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Hydrological Equipment

Stage Measurement

stage-6.jpgThe stage of a stream or lake is the height of the water surface above an established datum plane. The water-surface elevation referred to some arbitrary or predetermined gage datum is called the gage height. Gage height is often used interchangeably with the more general term stage, although gage height is more appropriate when used with a reading on a gage. Stage or gage height is usually expressed in feet and hundredths of a foot.

In stream gaging, gage heights are used as independent variable in stage-discharge relation to derive discharges. Reliability of the discharge record is therefore dependent on the reliability of the gage-height record as well as the stage-discharge relation. Several different types of stage measuring devices are available from the simple to the most sophisticated technology with automatic digital data recording.

Gage-height records may be obtained by a water-stage recorder, by systematic observation of a water-stage recorder, by systematic observation of a non-recording gage, or by noting only peak stages with a crest stage gage. For U.S. Geological Survey primary records at gaging stations, two basic types of water level sensors are used: the float in a stilling well, or by a gas purge (bubble gage) system which transmits the pressure head of water in the stream to a manometer or pressure transducer. The primary instrument used by the USGS since the 1950's for stage measurement has been the STACOM manometer with a bubbler pressure system. However, due to the environmental and personal safety hazards with the mercury used with this manometer, these are no longer used and have been replaced by several different instrument options which are described in this section.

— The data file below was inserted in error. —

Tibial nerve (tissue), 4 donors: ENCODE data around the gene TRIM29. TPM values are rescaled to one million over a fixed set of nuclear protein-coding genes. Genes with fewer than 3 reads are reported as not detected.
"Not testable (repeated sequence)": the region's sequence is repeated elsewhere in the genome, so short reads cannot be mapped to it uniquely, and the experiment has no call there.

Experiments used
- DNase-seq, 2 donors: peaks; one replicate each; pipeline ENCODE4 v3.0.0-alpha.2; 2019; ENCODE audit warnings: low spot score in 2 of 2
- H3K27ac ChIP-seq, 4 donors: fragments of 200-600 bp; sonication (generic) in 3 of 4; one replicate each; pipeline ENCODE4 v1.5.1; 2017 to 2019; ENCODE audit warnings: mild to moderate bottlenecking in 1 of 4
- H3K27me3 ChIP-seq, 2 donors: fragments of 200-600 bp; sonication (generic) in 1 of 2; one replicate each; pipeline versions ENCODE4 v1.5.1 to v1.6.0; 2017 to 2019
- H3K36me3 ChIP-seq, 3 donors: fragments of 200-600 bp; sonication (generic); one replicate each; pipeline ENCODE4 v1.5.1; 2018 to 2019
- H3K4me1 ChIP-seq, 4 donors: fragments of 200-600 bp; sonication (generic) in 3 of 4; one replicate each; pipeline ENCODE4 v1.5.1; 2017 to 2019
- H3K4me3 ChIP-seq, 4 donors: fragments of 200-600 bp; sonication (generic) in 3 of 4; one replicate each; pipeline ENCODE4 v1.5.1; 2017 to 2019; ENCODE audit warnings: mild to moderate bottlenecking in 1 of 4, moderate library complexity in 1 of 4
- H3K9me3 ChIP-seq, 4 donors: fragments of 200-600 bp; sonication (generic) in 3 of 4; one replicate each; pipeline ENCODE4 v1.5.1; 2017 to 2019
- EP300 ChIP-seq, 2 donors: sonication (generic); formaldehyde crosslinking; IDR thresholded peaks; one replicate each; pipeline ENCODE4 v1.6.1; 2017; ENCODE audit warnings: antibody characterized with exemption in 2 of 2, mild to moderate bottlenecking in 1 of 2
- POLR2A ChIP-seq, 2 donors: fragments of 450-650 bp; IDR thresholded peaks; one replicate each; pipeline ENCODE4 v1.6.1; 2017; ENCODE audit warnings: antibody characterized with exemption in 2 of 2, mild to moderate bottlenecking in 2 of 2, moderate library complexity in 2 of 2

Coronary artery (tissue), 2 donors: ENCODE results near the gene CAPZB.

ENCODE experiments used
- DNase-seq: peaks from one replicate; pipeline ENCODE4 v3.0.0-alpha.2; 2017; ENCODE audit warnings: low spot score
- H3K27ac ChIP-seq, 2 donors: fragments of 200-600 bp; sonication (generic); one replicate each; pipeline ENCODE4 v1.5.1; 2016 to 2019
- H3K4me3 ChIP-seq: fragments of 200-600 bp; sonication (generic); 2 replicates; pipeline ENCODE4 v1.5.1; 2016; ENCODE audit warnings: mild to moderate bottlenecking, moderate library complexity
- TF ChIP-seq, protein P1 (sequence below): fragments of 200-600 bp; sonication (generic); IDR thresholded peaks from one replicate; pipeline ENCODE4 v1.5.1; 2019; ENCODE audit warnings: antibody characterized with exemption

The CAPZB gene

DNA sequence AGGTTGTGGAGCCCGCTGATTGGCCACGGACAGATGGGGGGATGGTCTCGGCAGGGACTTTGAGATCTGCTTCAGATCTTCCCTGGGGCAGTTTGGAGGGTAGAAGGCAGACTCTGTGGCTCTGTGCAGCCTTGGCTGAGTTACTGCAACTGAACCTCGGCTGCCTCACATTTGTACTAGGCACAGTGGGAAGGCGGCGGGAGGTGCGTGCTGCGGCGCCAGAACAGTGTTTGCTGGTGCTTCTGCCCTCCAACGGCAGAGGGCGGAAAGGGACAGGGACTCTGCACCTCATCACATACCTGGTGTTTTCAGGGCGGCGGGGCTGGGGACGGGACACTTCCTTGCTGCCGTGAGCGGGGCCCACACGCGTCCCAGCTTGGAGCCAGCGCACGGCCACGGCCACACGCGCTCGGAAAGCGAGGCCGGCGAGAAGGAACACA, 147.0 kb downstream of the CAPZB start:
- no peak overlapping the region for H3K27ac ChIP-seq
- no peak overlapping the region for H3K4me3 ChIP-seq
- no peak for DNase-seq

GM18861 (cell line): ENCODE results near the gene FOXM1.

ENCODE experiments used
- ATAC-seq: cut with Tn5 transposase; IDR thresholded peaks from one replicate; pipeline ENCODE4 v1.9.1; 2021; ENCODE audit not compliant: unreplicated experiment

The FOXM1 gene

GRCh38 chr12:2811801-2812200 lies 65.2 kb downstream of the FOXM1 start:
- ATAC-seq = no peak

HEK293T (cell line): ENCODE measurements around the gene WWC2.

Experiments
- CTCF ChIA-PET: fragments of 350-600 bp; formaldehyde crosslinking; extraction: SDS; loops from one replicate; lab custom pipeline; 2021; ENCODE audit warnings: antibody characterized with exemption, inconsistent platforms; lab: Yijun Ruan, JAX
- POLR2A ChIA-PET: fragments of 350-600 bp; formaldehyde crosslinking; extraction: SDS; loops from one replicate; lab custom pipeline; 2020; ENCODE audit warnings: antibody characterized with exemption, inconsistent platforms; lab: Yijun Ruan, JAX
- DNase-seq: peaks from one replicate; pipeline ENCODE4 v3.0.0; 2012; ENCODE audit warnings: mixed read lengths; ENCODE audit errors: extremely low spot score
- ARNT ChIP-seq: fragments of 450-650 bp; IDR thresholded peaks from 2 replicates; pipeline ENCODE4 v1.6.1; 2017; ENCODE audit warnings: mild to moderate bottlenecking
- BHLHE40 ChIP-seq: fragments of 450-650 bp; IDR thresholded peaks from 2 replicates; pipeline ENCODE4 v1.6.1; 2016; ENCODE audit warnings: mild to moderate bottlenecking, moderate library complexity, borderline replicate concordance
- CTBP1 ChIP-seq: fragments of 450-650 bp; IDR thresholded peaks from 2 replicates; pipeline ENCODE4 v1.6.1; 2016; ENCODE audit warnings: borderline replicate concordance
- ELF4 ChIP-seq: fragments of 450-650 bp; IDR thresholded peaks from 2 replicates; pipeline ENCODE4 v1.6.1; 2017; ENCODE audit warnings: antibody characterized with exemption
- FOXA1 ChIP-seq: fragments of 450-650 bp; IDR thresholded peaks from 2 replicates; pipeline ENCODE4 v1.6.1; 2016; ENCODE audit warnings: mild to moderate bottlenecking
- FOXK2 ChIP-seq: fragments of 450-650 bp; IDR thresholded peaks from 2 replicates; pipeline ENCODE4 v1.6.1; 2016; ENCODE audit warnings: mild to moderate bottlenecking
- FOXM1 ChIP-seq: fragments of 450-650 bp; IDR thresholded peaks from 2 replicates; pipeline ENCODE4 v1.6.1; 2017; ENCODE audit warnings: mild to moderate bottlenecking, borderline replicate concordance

stage-7.jpgRecorders for these sensor elements can be graphic, such as the Type F and A-71, or digital data loggers such as the Aqualog series or other commercially available loggers. Systems can be set up to also record both graphically and digitally. Non-recording gages generally used are staff, wire-weight, float-tape and electric tape.

Non-recording gages are still in general use as auxiliary gages at water-stage recorder installations to serve the following purposes:

As a reference gage to indicate the water-surface elevation in the stream.

As a reference gage to indicate the water-surface elevation in the stilling well. Gage readings on the stream are compared with the reference readings in the well to determine whether stream stage is being obtained in the well.

As a temporary substitute for the recorder when the intakes are plugged or there is equipment failure. The outside reference gage can be read as needed by a local observer to continue the record of stage during the malfunction.

Staff and wire weight gages are normally used at non-recording gaging stations. They are also used as the outside reference gage at recording gaging stations. Float- and electric-tape gages and the vertical staff gage are used in stilling wells. Staff gages are read directly whereas the other three types are read by measurement to the water surface from a fixed point.